Malaysian on trial for murdering supervisor at Singapore ferry terminal, stealing her jewellery to fund his wedding

Ahmad Muin Yaacob is on trial for the murder of his supervisor Maimunah Awang in November 2016. — TODAY pic
Ahmad Muin Yaacob is on trial for the murder of his supervisor Maimunah Awang in November 2016. — TODAY pic

SINGAPORE, Sept 17 — The young cleaner was desperate for money to pay for his upcoming wedding, so he stabbed his supervisor to death at Tanah Merah Ferry Terminal with a pair of grass cutters and stole her gold jewellery, the court heard.

Ahmad Muin Yaacob, who is from the northeastern state of Kelantan in Malaysia, then allegedly dumped Maimunah Awang in a drain, fled Singapore through Woodlands Checkpoint and returned home.

Laying out their case against him, prosecutors on Tuesday (Sept 17) said Ahmad Muin then pawned the jewellery for about RM10,000 (S$3,300), using some of the money for gambling.

Some three weeks later, after getting married, he was arrested by the Malaysian police and handed over to the authorities here.

Ahmad Muin began standing trial in the High Court for the murder of 54-year-old Maimunah on Tuesday. If convicted of murder, he faces the death penalty.

The 26-year-old Malaysian is accused of killing the widow between noon and 1pm at the ferry terminal on Nov 24, 2016 — his last day of work there. 

He is represented by lawyers Hassan Esa Almenoar and Rajan Supramaniam.

In his statements to the police, Ahmad Muin said that Maimunah was a nice person who bought him food and lent him money on several occasions. He had no savings at the time, and admitted to borrowing from his colleagues to pay for his daily expenses.

He also admitted to stabbing Maimunah in the chest with a pair of grass cutters and using the handle to hit her head, eventually killing her. 

‘Repaid kindness in blood’

Today, Deputy Chief Prosecutor (DCP) Mohamed Faizal Mohamed Abdul Kadir said in his opening statement that Ahmad Muin “brutally murdered” Maimunah in a cramped storeroom at the ferry terminal.

She allowed him to sleep in the storeroom against regulations, as he had had no place to live in Singapore. But he “repaid her kindness in blood”, DCP Faizal said.

At the time, he had a good relationship with Maimunah and owed her S$70.

“With his marriage a mere two weeks away and with no savings to pay for the attendant expenses, he preyed upon a defenceless woman when the opportunity presented itself He stabbed her with grass cutters and despite her pleas for mercy, bludgeoned her on the head until she stopped moving,” the prosecutor told the court.

DCP Faizal added that Ahmad Muin then took the gold jewellery that Maimunah was wearing and took a taxi to Woodlands Checkpoint, before crossing the Causeway to Johor and returning to Kelantan.

Today, Maimunah’s supervisor, Roslan Tamain, the operations executive of CSP Maintenance, which provided cleaning services at the ferry terminal, testified in court through a Malay interpreter that Maimunah wore her jewellery prominently while at work. 

She had gold rings on all of her fingers and anklets that would “produce sounds”, he said.

Two weeks before the day of the incident, Roslan had told Ahmad Muin that he was firing him as it was not profitable for CSP to have four foreign workers at the ferry terminal.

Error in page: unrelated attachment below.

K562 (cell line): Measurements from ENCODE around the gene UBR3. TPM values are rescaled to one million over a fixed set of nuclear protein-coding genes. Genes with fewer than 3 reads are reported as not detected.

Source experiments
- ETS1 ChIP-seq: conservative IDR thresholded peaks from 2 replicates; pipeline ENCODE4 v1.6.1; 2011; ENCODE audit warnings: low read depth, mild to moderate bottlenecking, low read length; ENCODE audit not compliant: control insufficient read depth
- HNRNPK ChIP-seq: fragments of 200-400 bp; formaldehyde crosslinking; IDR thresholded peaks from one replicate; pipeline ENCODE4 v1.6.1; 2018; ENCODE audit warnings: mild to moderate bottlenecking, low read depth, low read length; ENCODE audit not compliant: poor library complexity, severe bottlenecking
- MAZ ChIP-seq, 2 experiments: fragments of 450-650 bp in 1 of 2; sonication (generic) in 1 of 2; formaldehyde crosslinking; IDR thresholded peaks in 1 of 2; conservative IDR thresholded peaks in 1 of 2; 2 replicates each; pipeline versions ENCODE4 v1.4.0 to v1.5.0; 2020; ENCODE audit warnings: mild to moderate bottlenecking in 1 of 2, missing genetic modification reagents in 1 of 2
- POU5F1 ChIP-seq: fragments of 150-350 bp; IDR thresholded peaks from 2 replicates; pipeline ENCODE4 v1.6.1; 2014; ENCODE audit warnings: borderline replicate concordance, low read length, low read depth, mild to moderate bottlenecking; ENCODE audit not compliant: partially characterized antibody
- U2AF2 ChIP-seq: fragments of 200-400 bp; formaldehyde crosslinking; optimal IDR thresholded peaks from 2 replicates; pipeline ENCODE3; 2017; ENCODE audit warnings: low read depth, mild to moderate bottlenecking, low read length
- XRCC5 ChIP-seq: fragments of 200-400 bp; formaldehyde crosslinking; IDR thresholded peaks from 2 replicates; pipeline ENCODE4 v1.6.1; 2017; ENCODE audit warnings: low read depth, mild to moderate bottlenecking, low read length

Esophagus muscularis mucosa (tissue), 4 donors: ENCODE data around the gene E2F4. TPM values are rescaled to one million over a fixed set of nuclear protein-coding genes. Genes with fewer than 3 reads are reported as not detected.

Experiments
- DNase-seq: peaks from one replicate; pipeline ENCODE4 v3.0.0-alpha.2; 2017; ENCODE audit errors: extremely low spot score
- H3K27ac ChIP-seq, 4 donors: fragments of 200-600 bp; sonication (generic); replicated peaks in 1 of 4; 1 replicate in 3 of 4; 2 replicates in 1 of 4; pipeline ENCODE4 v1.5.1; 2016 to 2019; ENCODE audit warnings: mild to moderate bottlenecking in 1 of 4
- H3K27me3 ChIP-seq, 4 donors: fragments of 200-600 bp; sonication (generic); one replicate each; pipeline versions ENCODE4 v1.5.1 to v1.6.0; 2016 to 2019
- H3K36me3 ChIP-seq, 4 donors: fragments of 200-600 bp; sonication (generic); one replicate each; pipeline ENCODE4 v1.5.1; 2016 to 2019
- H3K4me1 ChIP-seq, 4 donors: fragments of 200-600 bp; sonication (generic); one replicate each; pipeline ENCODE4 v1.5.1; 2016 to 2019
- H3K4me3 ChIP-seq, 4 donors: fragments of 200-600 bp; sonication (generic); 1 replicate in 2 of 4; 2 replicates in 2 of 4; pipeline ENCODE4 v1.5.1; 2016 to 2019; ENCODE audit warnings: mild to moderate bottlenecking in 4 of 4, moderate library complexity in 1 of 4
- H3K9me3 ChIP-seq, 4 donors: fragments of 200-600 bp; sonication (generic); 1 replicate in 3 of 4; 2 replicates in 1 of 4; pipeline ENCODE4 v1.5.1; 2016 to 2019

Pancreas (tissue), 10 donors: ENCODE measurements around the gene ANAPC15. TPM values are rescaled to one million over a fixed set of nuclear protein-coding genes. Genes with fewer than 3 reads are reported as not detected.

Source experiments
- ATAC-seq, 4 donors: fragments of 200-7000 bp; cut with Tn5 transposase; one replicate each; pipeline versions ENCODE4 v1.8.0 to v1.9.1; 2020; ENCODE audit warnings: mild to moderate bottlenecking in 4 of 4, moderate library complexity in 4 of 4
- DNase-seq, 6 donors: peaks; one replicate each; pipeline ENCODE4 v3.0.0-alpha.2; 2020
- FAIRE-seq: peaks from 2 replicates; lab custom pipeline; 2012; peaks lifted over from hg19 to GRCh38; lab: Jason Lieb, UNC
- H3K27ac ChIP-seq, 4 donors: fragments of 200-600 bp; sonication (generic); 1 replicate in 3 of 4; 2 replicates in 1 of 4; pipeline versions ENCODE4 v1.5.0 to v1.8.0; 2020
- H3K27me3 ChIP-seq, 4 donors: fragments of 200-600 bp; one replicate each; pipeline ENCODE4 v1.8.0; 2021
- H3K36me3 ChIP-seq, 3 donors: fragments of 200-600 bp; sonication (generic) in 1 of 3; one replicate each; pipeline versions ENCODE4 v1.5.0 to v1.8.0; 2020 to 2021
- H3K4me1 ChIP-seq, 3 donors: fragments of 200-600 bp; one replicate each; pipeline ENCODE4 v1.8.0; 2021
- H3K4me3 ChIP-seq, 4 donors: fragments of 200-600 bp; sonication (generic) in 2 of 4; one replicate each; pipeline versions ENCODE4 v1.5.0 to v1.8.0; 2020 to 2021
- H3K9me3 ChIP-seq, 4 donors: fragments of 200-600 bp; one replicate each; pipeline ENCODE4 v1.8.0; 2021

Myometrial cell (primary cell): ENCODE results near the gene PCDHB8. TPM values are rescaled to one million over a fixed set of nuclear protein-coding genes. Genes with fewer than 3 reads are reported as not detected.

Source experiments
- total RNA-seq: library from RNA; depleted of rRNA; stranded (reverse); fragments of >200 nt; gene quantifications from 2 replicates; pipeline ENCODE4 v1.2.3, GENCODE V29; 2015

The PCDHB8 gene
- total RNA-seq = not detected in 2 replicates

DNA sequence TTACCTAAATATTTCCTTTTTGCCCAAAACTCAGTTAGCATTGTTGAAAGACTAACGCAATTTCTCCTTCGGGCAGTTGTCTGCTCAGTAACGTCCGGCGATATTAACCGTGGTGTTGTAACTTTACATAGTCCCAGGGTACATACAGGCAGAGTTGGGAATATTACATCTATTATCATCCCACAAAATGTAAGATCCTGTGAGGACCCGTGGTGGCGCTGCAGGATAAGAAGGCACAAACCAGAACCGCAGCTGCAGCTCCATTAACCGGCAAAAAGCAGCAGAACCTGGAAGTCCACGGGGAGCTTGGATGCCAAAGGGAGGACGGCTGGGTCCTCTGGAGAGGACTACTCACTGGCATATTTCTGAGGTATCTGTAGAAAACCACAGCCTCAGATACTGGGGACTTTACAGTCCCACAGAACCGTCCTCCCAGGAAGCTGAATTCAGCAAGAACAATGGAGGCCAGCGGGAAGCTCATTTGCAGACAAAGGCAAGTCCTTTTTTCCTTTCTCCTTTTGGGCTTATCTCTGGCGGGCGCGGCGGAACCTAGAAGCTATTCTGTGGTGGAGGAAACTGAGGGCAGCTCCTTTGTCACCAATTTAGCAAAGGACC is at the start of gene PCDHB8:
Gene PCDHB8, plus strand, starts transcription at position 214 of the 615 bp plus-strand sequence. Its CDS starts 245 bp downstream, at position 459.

Ahmad Muin was on a temporary work permit while the others were on permanent permits.

Ahmad Muin replied that he was getting married soon and asked if he could continue working until he found another job. Roslan acceded, but said he could not stay on for much longer, as his permit had been terminated.

Ahmad Muin then borrowed money from Maimunah and his other colleagues.

On November 22, 2016, Roslan gave him S$400 in wages and told him not to return to work at the ferry terminal anymore. 

The next day, Ahmad Muin pleaded to continue working so he could earn money for his wedding. Roslan allowed him to do so temporarily.

What happened that day

At about noon on Nov 24, 2016, Ahmad Muin went to the storeroom where Maimunah was having lunch.

DCP Faizal said that Ahmad Muin then thrust the blade of the grass cutter into her right upper chest, and she slumped to the ground and pleaded for him not to harm or kill her.

“At this juncture, the accused saw that the deceased was weak and gasping for air. Despite that, the accused stood above her and hit her head with the grass cutters. When she tried to get up, he pushed her back down with his right leg. He then hit her on the head with the grass cutters repeatedly,” the prosecutor added.

A forensic pathologist from the Health Sciences Authority certified Munaimah’s cause of death as haemorrhage due to a stab wound to the neck, with a head injury.

Ahmad Muin then took the two gold necklaces and two gold bracelets that Maimunah was wearing, pushed her body into the drain outside the storeroom, closed the drain cover and left the ferry terminal. He also took her mobile phone.

He sold one of the bracelets in Johor for RM1,000. When he returned home in Pasir Puteh, Kelantan, he pawned the rest of the jewellery for RM7,500, set aside RM6,000 for his wedding dowry and used some of the rest to gamble.

He also sold the pawn ticket to another pawn shop for RM1,054 and used part of it for his wedding expenses.

 He got married as planned on December 9, 2016. About a week later, he was arrested by the Royal Malaysian Police after a warrant of arrest was issued by the Singapore courts and taken back here.

Dr Kenneth Koh, a psychiatrist from the Institute of Mental Health, said in a report that Ahmad Muin has no major mental illness and was not of unsound mind at the time of the alleged offence.

The trial continues before Justice Aedit Abdullah. — TODAY

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